Last week, a number of media outlets were reporting that nuclear regulatory authorities in Japan are considering the dumping of huge amounts of contaminated water containing the radioactive isotope tritium from the Fukushima site into the Pacific Ocean. This is due to the ongoing issue of ever increasing amounts of tanks containing such water on the Fukushima site and the lack of space to continue to build more. The stored water was used to cool down the stricken Fukushima reactors ever since the disaster took place over 5 years ago. (1)
The Nuclear Free Local Authorities (NFLA) is highly concerned about such a decision being made and the health, safety and environmental risks around potentially hundreds of thousands of tonnes of such water being dumped into the marine environment.
In a letter to the Guardian, the NFLA Chair wrote:
I read with concern your report on the possibility that very large volumes of water containing radioactive tritium arising from the Fukushima disaster could be dumped into the Pacific Ocean (Guardian, 13th April). The number of tanks is closer to 1,500 now: dumping such large amounts of highly radioactive water is a risk that needs to be very carefully considered and would be best avoided.
The Japanese nuclear industry and its regulators incorrectly suggest that tritium is relatively benign. They think that because it is similar to ordinary water, tritium won’t do much harm. But, as shown by UK Government reports and by independent experts on radioactivity, the reality is that this very similarity is part of the problem. Tritium is quickly absorbed by the body via inhalation or ingestion and easily enters cellular DNA. Moreover it combines with organic tissues and causes more damage than currently admitted.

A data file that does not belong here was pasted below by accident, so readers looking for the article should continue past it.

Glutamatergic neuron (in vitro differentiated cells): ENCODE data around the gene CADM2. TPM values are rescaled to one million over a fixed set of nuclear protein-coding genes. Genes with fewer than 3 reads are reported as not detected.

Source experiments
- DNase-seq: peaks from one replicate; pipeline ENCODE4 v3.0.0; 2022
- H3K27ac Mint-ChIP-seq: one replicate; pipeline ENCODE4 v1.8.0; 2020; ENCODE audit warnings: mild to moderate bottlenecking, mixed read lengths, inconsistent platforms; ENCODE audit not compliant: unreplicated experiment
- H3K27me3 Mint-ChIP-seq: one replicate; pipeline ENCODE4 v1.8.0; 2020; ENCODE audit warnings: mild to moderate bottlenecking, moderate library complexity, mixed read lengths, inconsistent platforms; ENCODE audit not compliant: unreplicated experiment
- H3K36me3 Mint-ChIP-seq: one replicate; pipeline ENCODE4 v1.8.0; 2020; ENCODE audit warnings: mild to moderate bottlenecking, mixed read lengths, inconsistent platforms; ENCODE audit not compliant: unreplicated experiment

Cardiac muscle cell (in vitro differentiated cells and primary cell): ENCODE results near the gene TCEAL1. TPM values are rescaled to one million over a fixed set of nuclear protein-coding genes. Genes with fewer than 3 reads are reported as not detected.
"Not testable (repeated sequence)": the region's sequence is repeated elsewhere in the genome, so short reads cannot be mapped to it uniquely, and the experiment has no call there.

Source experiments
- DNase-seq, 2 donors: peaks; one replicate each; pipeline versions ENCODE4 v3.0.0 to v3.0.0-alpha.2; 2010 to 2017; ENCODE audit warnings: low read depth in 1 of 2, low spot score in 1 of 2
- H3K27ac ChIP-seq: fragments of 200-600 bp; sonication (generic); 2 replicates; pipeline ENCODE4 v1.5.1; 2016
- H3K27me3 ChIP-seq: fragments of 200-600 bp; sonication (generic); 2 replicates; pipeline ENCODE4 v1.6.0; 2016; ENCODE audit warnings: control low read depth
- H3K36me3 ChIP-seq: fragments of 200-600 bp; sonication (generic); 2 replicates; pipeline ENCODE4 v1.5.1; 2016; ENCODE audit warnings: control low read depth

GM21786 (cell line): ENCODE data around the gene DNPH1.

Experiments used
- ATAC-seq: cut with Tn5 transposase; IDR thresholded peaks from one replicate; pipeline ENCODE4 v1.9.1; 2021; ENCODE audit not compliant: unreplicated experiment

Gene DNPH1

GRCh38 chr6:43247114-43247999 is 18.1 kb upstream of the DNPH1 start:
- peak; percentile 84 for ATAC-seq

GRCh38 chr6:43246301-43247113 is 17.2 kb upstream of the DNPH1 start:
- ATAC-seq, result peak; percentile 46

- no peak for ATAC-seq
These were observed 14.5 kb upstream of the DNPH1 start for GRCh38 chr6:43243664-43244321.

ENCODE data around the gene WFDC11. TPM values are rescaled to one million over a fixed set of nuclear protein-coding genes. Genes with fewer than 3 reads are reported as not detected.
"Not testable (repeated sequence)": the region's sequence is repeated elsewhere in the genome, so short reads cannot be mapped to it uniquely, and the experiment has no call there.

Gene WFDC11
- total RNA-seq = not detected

Do we really want to be part of some enormous radiation experiment when there is so much uncertainty about the outcome? I suggest we do not”. (2)
NFLA asked a number of experts for their comments on the environmental risks of dumping tritiated water into the Pacific Ocean. In a detailed response, independent marine radioactivity consultant Tim Deere-Jones highlighted eight particular reasons for such concern, including:
- In the 1950s, when the discharge of liquid radioactive wastes to sea were first permitted, there was no knowledge of the way such levels of radioactivity would behave in marine and coastal environments and a very poor understanding of the marine parameters that govern the behaviour and fate of radioactivity in such environments.